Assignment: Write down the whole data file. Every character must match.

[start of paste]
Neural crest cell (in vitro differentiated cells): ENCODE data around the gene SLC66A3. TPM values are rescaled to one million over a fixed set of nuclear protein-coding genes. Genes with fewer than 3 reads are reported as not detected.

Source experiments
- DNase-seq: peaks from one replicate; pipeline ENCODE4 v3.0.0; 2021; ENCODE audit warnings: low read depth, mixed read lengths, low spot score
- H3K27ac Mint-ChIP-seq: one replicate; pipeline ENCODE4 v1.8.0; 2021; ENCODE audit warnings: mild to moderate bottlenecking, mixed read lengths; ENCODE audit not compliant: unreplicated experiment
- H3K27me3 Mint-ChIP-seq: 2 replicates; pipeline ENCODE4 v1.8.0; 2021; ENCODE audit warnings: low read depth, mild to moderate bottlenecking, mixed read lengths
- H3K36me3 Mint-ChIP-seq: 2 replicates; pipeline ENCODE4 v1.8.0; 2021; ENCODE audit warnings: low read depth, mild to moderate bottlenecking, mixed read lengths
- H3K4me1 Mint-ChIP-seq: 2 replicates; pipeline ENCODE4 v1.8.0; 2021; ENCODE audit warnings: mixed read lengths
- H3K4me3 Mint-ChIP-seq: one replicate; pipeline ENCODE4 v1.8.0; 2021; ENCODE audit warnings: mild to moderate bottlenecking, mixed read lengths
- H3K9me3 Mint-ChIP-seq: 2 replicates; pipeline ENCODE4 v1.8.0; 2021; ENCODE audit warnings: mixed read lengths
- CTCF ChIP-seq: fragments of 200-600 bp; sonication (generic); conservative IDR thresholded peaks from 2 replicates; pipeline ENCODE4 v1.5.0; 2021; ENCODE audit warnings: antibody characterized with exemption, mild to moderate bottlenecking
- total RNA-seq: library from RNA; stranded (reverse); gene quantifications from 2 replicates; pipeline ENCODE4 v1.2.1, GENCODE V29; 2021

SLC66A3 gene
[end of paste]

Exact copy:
Neural crest cell (in vitro differentiated cells): ENCODE data around the gene SLC66A3. TPM values are rescaled to one million over a fixed set of nuclear protein-coding genes. Genes with fewer than 3 reads are reported as not detected.

Source experiments
- DNase-seq: peaks from one replicate; pipeline ENCODE4 v3.0.0; 2021; ENCODE audit warnings: low read depth, mixed read lengths, low spot score
- H3K27ac Mint-ChIP-seq: one replicate; pipeline ENCODE4 v1.8.0; 2021; ENCODE audit warnings: mild to moderate bottlenecking, mixed read lengths; ENCODE audit not compliant: unreplicated experiment
- H3K27me3 Mint-ChIP-seq: 2 replicates; pipeline ENCODE4 v1.8.0; 2021; ENCODE audit warnings: low read depth, mild to moderate bottlenecking, mixed read lengths
- H3K36me3 Mint-ChIP-seq: 2 replicates; pipeline ENCODE4 v1.8.0; 2021; ENCODE audit warnings: low read depth, mild to moderate bottlenecking, mixed read lengths
- H3K4me1 Mint-ChIP-seq: 2 replicates; pipeline ENCODE4 v1.8.0; 2021; ENCODE audit warnings: mixed read lengths
- H3K4me3 Mint-ChIP-seq: one replicate; pipeline ENCODE4 v1.8.0; 2021; ENCODE audit warnings: mild to moderate bottlenecking, mixed read lengths
- H3K9me3 Mint-ChIP-seq: 2 replicates; pipeline ENCODE4 v1.8.0; 2021; ENCODE audit warnings: mixed read lengths
- CTCF ChIP-seq: fragments of 200-600 bp; sonication (generic); conservative IDR thresholded peaks from 2 replicates; pipeline ENCODE4 v1.5.0; 2021; ENCODE audit warnings: antibody characterized with exemption, mild to moderate bottlenecking
- total RNA-seq: library from RNA; stranded (reverse); gene quantifications from 2 replicates; pipeline ENCODE4 v1.2.1, GENCODE V29; 2021

SLC66A3 gene